3. Such gratifications are not only pernicious to the intellectual faculties and moral qualities of the soul, but they affect its temporal existence. They disorder and destroy the earthly tenement in which it is contained. They wear away, and overstrain, and often suddenly rend asunder those fine fibres, by which it is confined to its present transitory home.

4. Finally, according to the clearly declared principles of the Christian faith, we know that they are most pernicious to the eternal interests of the soul (Romans 8:7; 1 Timothy 5:6; Romans 8:6; Galatians 5:24; Romans 8:13). Indeed, if we look with an unprejudiced eye on the terms and conditions of the gospel covenant, we shall find that no course can be more destructive to the eternal interests of the soul than the course pursued by the voluptuary. This earth is not designed to be a house of feasting; life is not meant to be a holiday festival; we are sent into the world as a place of discipline and preparation, in which our souls may be educated for a more glorious state of being; and the allurements which address us, the difficulties we have to combat with, and the restraints we are bound to lay on our inclinations, constitute the very means by which our souls are so prepared, and disciplined, and educated. But we sometimes hear the sensualist assert that it cannot be very criminal to yield to such temptations, because it is natural to do so. This I utterly deny. They are, on the contrary, diametrically opposed to nature. The excesses of the voluptuary are only natural if we regard him as a being in the lowest possible state of demoralisation, as an anomaly in the creation, as a monster possessing passions without conscience and appetites without reason. But to the man who is complete in all the essentials of humanity, it is anything but natural that he should abandon himself to such a course of life. His reason opposes it; his moral sense opposes it; his regard for his personal health and welfare opposes it: so thoroughly indeed does every higher principle of his nature oppose it, that he must drown reflection; he must close his eyes against all experience; he must, in short, forcibly extinguish those moral and intellectual lights which God, in His mercy, has given him as his guides, before he can pursue such habits without repugnance, without being painfully oppressed by the sense of his own sin and folly, and without spending one-half of the day in mourning over the excesses of the other.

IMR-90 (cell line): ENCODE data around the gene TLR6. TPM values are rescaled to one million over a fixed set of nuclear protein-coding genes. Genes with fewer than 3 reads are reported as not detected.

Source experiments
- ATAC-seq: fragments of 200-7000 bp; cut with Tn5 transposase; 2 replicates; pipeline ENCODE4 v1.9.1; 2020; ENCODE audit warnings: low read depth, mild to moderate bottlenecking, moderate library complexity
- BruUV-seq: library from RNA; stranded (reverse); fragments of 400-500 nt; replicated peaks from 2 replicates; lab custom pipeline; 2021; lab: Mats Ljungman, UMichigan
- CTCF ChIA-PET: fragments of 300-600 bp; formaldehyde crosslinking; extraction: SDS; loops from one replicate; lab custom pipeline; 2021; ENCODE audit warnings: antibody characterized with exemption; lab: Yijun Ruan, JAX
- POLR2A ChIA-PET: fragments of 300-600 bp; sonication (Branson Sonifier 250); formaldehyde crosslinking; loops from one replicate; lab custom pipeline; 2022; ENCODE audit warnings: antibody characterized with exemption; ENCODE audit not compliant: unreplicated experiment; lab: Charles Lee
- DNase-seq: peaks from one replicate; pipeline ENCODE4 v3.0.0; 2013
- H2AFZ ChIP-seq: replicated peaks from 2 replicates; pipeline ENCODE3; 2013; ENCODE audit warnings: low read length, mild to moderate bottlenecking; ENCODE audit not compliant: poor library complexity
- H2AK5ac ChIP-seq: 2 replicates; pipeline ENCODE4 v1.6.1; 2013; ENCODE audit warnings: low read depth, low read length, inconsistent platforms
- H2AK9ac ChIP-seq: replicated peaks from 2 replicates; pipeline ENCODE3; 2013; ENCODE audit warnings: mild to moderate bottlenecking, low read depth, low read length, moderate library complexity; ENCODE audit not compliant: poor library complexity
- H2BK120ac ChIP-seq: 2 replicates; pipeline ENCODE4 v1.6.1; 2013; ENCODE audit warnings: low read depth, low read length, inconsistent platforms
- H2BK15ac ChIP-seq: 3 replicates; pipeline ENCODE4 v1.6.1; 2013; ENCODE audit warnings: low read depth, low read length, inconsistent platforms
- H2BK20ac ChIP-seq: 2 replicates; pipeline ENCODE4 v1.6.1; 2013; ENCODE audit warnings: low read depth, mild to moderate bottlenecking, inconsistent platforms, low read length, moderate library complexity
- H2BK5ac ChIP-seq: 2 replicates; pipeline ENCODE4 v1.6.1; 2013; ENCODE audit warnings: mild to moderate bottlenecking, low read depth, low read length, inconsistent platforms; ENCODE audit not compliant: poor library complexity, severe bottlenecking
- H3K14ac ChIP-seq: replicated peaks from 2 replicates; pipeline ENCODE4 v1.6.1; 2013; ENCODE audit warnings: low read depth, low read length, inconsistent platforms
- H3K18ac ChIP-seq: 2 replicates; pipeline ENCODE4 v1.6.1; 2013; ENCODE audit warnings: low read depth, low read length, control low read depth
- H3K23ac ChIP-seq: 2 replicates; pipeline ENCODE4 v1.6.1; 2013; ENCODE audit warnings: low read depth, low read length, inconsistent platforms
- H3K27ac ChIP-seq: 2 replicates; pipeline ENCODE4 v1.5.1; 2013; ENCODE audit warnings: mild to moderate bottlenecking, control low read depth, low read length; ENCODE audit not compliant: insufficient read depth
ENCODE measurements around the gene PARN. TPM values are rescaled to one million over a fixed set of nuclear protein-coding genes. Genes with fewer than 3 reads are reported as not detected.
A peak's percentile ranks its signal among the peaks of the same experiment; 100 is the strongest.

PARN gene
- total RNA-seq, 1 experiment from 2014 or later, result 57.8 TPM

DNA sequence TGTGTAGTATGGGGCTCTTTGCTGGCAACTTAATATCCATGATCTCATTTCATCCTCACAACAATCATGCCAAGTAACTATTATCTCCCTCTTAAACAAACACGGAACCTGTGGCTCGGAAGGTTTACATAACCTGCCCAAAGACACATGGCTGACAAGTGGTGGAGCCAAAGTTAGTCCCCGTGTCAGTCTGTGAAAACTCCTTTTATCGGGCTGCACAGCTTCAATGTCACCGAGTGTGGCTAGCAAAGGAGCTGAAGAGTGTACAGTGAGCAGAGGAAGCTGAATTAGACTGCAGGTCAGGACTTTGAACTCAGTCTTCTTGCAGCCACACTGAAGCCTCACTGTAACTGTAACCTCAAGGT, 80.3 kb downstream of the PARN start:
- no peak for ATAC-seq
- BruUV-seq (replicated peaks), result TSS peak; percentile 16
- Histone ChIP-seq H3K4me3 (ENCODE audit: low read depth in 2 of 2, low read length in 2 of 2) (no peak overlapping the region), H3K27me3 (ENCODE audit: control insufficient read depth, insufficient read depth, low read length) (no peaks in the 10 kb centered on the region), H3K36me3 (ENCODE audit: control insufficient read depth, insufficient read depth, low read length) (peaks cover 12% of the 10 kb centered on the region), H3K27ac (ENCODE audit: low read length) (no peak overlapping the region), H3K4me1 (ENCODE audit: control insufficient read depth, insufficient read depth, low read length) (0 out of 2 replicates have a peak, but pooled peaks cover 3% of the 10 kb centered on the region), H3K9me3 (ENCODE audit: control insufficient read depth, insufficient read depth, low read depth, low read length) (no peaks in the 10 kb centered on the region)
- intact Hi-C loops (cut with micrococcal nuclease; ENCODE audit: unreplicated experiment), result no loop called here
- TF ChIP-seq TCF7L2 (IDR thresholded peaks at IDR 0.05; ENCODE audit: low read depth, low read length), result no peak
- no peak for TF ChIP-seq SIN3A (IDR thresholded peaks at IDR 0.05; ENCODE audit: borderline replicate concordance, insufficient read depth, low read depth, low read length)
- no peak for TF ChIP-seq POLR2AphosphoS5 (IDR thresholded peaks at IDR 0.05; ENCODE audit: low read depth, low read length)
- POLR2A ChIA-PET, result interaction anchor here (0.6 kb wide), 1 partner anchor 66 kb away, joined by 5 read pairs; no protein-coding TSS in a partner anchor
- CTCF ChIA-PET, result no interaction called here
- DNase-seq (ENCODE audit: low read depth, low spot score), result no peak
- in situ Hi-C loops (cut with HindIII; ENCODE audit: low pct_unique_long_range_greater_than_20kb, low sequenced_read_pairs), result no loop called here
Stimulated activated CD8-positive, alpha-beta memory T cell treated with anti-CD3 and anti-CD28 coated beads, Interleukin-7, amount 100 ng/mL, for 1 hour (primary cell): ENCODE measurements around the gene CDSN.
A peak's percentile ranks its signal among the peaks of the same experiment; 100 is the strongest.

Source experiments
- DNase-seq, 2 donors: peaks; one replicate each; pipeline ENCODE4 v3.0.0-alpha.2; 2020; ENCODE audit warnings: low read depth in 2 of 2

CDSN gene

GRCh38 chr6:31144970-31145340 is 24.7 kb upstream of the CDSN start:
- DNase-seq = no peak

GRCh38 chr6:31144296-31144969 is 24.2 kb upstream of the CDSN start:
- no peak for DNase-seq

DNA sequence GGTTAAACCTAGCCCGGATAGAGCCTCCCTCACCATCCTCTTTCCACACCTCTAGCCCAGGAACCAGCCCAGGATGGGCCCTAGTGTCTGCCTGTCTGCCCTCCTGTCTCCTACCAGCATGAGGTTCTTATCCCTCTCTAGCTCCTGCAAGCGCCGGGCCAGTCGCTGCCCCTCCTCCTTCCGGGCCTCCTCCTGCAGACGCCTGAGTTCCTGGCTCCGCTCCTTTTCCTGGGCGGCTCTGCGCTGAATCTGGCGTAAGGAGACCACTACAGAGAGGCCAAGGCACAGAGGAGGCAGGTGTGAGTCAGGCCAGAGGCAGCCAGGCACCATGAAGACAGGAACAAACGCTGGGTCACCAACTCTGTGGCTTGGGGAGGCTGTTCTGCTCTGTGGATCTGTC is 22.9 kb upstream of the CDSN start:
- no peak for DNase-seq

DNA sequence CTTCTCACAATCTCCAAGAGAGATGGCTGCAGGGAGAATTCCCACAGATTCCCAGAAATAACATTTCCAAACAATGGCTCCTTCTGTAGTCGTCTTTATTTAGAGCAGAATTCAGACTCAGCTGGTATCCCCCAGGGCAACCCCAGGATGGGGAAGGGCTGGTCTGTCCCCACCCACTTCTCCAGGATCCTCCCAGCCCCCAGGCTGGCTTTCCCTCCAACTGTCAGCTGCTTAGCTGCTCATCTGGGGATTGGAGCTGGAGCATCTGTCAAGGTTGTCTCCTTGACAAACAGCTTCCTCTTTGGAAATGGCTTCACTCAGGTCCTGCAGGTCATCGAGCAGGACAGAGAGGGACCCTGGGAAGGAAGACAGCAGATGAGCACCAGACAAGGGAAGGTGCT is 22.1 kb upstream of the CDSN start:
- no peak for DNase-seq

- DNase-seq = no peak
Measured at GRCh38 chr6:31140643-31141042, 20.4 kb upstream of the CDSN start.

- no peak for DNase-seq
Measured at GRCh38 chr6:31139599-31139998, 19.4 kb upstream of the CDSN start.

(W. Harness, M. A.)

Parallel Verses
KJV: Dearly beloved, I beseech you as strangers and pilgrims, abstain from fleshly lusts, which war against the soul;

WEB: Beloved, I beg you as foreigners and pilgrims, to abstain from fleshly lusts, which war against the soul;